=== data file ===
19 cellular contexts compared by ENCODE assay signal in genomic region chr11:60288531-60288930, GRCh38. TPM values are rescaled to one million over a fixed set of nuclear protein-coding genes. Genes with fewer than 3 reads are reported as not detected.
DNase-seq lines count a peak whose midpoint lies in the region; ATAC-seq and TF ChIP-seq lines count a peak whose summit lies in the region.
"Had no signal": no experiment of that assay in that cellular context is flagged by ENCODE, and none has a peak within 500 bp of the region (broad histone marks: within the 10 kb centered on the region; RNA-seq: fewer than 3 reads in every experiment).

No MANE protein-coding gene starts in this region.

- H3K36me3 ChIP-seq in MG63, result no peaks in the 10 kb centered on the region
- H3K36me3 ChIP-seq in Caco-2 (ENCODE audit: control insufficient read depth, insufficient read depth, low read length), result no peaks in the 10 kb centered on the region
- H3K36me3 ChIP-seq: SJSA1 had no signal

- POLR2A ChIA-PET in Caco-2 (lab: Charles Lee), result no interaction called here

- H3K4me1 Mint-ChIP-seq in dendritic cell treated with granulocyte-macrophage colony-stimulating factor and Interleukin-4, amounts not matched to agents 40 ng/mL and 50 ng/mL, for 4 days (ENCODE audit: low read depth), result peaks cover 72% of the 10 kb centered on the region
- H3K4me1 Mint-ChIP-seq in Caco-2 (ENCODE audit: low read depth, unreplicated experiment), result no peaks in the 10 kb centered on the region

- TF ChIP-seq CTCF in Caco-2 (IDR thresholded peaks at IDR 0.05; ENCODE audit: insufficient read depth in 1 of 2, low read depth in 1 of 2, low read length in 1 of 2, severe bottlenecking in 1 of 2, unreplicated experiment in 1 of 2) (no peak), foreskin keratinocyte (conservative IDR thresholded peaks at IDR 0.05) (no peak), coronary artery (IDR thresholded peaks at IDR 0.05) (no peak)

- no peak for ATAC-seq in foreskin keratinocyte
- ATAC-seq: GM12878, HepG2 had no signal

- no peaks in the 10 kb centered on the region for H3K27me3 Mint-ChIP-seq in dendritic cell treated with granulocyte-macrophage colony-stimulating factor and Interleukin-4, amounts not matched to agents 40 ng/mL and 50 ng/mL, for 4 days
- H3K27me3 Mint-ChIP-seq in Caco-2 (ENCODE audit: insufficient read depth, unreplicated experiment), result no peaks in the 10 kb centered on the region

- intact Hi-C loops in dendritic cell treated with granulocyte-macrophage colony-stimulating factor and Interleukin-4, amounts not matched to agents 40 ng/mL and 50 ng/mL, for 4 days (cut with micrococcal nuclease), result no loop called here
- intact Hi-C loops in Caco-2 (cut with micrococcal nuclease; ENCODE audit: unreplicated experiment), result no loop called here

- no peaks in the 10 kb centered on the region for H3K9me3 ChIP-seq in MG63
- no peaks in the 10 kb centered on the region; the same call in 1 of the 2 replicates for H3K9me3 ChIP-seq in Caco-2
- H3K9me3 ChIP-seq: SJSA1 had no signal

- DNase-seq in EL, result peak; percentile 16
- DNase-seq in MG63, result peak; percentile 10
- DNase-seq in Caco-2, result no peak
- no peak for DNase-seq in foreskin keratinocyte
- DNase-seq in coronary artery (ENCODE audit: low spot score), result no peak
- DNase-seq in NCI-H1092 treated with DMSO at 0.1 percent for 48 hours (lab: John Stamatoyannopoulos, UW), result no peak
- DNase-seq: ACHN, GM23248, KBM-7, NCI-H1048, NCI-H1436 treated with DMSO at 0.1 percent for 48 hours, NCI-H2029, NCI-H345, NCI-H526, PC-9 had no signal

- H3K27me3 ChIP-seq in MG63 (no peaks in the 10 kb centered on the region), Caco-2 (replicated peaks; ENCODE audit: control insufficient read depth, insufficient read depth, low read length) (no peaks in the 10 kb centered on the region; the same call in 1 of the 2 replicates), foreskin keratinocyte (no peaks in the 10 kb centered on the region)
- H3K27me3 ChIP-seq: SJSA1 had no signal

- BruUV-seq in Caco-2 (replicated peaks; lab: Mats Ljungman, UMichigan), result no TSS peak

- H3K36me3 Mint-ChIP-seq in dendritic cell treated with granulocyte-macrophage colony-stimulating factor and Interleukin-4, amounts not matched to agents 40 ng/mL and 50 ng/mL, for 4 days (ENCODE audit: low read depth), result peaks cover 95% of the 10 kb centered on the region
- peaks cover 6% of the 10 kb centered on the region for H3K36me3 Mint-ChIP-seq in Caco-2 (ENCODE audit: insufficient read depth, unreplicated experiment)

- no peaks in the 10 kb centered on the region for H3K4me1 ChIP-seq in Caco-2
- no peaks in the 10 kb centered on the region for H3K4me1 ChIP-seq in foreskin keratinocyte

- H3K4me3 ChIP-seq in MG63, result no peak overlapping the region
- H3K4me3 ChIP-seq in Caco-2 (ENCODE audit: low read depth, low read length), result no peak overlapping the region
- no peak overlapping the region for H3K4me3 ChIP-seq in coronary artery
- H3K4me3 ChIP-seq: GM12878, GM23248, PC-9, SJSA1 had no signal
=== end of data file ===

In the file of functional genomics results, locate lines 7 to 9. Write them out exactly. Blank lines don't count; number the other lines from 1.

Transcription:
- H3K36me3 ChIP-seq: SJSA1 had no signal

- POLR2A ChIA-PET in Caco-2 (lab: Charles Lee), result no interaction called here

- H3K4me1 Mint-ChIP-seq in dendritic cell treated with granulocyte-macrophage colony-stimulating factor and Interleukin-4, amounts not matched to agents 40 ng/mL and 50 ng/mL, for 4 days (ENCODE audit: low read depth), result peaks cover 72% of the 10 kb centered on the region